While lead generation may be the most talked-about method of landing new clients, the business proposal is the final key step to reeling them in.
A well-written business proposal can be your ticket to continuous, prosperous partnerships or client relationships. They help you land the right projects on terms that work for you.
But the task of writing the perfect proposal can often feel daunting. The following formula ensures that you can write proposals that convert—not just something that looks well designed and professional. Read on to become a proposal writing pro!
Your title page is your first opportunity to set the tone. So put some thought into how you would like to present yourself. By putting together a well-thought-out title page you are showing that you take a professional approach to your work. Your title page should include your company’s name, contact information, date of submission, the client’s name, and the client’s job title in a clear and organized manner. You also may want to add a photo of yourself, your executive team, or your company logo to add a more personal touch.
Following the title page add a comprehensive table of contents. This helps your potential client easily navigate your proposal.
You may or may not need a separate introduction. Often the introduction tells the client what the client already knows; therefore, the reader skips it. But if you cannot incorporate introductory elements into the executive summary, then add a brief formal introduction to make a lasting impression. A good introduction should offer insight into what your company does, what sets it apart from the competition, and why you are best suited for the job ahead. Highlight your commitment and enthusiasm for the proposed project
Above all, keep it brief—only 3 or 4 sentences at most!
Assume that all readers will read your executive summary. It’s your hook to reel them in. Present your sales pitch, outlining your client’s needs and how you can be a crucial partner in achieving their goals. You can dive a little deeper into your areas of expertise. Talk about similar problems you’ve solved for other clients and how your knowledge can bring value to their business. Summarize the critical aspects of your proposal, answering who, what, when, why, and how your services will help achieve your client’s goals.
Now that you’ve established who you are and why you’re the best choice for the project at hand, it’s time to get into the nitty-gritty of how you’re going to accomplish the project’s goals. First, explain your recommended course of action for the project. Then, give the client a timeline for reaching selected milestones and show the steps you’ll take to reach each goal. Use this section as an opportunity to show that you have a deep understanding of the client’s needs and a comprehensive plan for tackling them.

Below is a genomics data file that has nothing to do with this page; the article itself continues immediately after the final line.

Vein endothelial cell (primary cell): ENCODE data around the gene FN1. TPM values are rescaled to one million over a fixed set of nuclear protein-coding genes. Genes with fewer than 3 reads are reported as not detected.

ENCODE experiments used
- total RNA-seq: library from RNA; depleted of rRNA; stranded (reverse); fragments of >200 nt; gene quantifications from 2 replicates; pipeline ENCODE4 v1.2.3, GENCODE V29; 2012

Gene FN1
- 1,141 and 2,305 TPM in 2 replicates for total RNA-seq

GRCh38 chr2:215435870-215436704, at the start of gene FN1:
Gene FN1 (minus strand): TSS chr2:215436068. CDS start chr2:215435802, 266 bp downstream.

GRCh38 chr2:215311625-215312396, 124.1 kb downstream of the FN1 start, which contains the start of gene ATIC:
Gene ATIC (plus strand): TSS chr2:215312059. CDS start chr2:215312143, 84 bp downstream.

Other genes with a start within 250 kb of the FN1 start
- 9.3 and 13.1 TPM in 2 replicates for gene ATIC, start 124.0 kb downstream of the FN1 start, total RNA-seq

At this point, the client should have a pretty good understanding of who you are and what you offer. Concrete proof of the value you’ve brought to other projects is the next logical step to closing the deal. This is where you let your work speak for itself by offering examples of previous work you’ve done for similar clients: Testimonials from past clients. Reviews on your services. Awards. Patents. Publications. Anything else that can serve as an example to show you are more than just ideas and talk.
Some proposers opt for a quick note stating that samples can be found on a website or portfolio. But don’t make your potential client work to find the information—or take the chance they won’t bother to look elsewhere. It’s typically much more effective to provide the proof in the proposal itself.
In addition to the executive summary, it’s also one of the most crucial parts of your proposal.
Finding the right price requires a delicate balance on charging what you are worth, while at the same time not pricing yourself out of the competition. Some methods for helping navigate this area without sending a potential client into sticker shock is by offering a few different pricing tiers for different levels of service.
Clarify exactly what the client will be getting when entering into a contract with you. By setting clear and concise terms and conditions in the proposal, you can avoid awkward conversations later. Some examples of caveats and conditions you may want to outline here include:
Now that you have sold them on your services, give the client a quick overview of the next steps to get the project rolling: Meetings that need to take place to fine-tune the details. Contacts that need to be signed. Kick-off dates. Deposits to be paid by X date before the project begins.
Your proposal does not need another conclusion—in the sense of restating your offer or benefits. All that information has already been included in the executive summary. You can simply end your proposal with the “next steps” section.
But you may want to add a final send-off sentence or two with your last word to the client before they make their final decision. If you do add a wrap-up, be sure to make it a true “greatest hits” of all their benefits of the project and reasons to do business with you.
Although business proposals are commonplace in many industries, many writers miss the opportunity to make them really effective. Use the tactics in this guide to make your business proposals work as hard as you do to land new clients.
Ensure that your proposal is error free with Booher’s Rules of Business Grammar: 101 Fast and Easy Ways to Correct the Most Common Errors.